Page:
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If the amount of heat coming in hasn’t increased then solar activity can’t explain the increase in temperature. It is that simple. What has changed, by a lot, is the amount of greenhouse gases in the atmosphere. This reduces the amount of heat leaving the Earth which causes the heat to build up.

An analogy that might help is a car engine. Let’s say we have two cars with identical engines and identical cooling systems. We set them side by side and let the engines run at 3,000 rpm for 20 minutes. You should find that both engines are at the same temperature. Now let’s change something about one of the cars. Let’s wrap its engine and radiator in insulating blankets so it can no longer radiate heat as easily. What will happen? We will see that the engine with insulating blankets will suddenly be running much hotter than the other engine. Why? Because it isn’t able to radiate out heat as efficiently. The heat output of the engine hasn’t changed, but the amount of heat it can shed to the air around it has changed. That is how the greenhouse effect works.

There are two factors here, solar input and radiative output. Solar input has not changed, but the radiative output of the Earth has changed because of an increase in greenhouse gases. When you increase greenhouse gases you trap more heat. There is no escaping this fact.

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Amen. Just look at Venus.

She had to fan herself so hard her arms fell off.

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(I thought the glue melted.)

The article is good, but that is hardly all there is to it. There are other questions to be asked… and answered.

Why can’t we rely on the processes which converted all the carbon dioxide to oxygen in the first place?

  1. Because this was under very different conditions such as a much higher temperature.
  2. Because it takes too long.
  3. Because those processes have been damaged and are greatly inhibited by other problems humans have created, like pollution and damage to the ozone layer.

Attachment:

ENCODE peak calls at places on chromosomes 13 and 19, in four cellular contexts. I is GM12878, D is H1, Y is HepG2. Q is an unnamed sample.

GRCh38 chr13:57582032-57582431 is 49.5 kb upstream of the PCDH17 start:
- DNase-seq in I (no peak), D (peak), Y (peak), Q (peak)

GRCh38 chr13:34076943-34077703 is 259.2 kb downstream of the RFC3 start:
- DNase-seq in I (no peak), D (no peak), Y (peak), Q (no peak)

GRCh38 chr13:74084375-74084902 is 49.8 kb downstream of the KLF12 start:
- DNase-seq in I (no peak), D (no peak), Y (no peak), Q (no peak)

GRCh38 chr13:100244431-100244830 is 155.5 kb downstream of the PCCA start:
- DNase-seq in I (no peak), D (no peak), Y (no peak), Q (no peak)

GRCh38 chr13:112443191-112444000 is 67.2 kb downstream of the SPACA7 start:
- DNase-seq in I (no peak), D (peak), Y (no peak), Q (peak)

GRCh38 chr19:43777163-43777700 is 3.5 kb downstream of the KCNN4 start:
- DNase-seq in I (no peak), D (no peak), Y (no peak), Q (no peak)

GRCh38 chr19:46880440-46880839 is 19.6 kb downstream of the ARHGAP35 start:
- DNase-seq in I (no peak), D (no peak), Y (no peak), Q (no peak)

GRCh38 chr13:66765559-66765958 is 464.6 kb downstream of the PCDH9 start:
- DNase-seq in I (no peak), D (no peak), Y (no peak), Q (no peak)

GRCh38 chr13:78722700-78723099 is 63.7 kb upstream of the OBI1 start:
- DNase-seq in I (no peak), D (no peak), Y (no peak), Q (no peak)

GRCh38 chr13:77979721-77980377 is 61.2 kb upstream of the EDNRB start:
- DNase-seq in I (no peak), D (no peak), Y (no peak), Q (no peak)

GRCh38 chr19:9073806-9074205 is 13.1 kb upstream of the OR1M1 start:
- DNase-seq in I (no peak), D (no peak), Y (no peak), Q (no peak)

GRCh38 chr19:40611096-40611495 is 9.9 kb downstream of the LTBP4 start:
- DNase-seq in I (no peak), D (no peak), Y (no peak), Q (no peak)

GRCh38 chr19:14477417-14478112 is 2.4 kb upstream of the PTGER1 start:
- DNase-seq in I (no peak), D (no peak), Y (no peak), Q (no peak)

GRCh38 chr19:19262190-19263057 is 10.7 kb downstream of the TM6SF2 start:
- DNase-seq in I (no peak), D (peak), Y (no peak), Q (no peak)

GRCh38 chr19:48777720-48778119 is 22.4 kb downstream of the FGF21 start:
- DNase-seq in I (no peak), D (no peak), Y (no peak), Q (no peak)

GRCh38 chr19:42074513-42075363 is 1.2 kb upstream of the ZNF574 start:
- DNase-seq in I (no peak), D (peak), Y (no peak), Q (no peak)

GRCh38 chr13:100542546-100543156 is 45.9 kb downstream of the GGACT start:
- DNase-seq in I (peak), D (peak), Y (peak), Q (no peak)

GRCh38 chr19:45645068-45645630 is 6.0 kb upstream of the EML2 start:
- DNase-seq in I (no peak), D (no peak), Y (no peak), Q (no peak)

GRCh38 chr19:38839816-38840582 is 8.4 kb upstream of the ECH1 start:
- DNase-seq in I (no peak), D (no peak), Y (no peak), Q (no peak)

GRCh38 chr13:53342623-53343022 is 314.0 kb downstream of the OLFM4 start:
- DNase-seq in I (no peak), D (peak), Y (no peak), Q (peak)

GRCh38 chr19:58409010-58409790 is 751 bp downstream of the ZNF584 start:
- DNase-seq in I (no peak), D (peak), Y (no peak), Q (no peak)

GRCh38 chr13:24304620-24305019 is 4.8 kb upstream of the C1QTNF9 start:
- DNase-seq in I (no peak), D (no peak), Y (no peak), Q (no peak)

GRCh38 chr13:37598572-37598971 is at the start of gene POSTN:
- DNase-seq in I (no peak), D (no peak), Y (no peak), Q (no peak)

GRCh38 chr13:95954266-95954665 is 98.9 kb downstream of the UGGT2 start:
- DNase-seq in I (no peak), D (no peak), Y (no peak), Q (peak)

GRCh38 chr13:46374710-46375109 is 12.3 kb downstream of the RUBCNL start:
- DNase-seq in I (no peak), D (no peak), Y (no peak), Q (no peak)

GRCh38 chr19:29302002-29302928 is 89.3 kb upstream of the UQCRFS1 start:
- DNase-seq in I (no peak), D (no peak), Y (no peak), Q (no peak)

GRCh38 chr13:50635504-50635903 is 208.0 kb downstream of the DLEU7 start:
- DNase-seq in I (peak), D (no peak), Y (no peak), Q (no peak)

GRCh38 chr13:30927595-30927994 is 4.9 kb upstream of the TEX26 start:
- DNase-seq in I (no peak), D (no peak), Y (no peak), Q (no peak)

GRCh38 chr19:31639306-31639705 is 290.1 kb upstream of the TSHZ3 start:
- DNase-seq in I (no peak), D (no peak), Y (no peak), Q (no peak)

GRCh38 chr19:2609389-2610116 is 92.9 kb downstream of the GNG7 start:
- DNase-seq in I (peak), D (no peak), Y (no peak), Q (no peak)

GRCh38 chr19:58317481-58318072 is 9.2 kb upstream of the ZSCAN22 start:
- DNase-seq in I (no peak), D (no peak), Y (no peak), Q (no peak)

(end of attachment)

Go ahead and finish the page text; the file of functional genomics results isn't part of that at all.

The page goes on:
4. It takes more than just converting carbon dioxide to oxygen. The carbon has to be taken out of the cycle such as happened before with the creation of crude oil and natural gas.

Why can’t we do our own conversion of carbon dioxide to oxygen, and create our own crude oil faster or accelerate the natural processes?

We can. But it is going to be a lot more expensive than just taking (thieving) what is already there – making other renewable source of energy much more appealing. And we need to start doing it soon before the increase in global temperature causes runaway climate changes – assuming it is not too late already. So many of these problems are self-correcting – unfortunately this mostly will include a considerable loss of human life and well being.

I think there is a Biblical parallel here. We are like the kingdom of Judah living on borrowed time with many prophets warning that our complacency based on a trust that God will protect us is foolish.

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My question is not about whether there is a greenhouse effect, nor about whether some gasses (eg CO2, CH4, H2O) exhibit more of that greenhouse effect (via re-radiation), nor even whether a change in level of the more impactful greenhouse gasses will have a direct impact on heat retained around our planet. All of these things are true - there is a greenhouse effect; CO2 is a more impactful greenhouse gas than the more prominent O2 and N2; and increase in CO2 will add some warming to the planet. Can we just agree on these and more to the more difficult, finer point, of how much impact does that change in atmospheric CO2 content really have.

From all of my reading, the basic ‘evidence’ for the rather strong climate sensitivity assigned to CO2, stems from calculations of how much heat has accumulated since about 1950 when it is deemed that CO2 reached a pivotal threshold, less a little bit for natural positive feedbacks that were already building, less almost nothing for possible changes in cloud cover (with a footnote that we don’t really know much about this potential climate factor) and very little consideration of heating impact from the sun. Whatever was left over has been assigned as the impact of increasing CO2 level since 1950.

However, essentially dismissing solar input as a significant warming factor because it hasn’t been increasing, is not sensible and not supported by any scientific investigation. As suggested by the simple warming pot scenario, you can see that so long as an active heat source exceeds a system’s ability to handle the incoming energy, the system will warm - you can leave the heat the same, increase or even decrease the setting - all will continue to add warming so long as it is over that minimum threshold.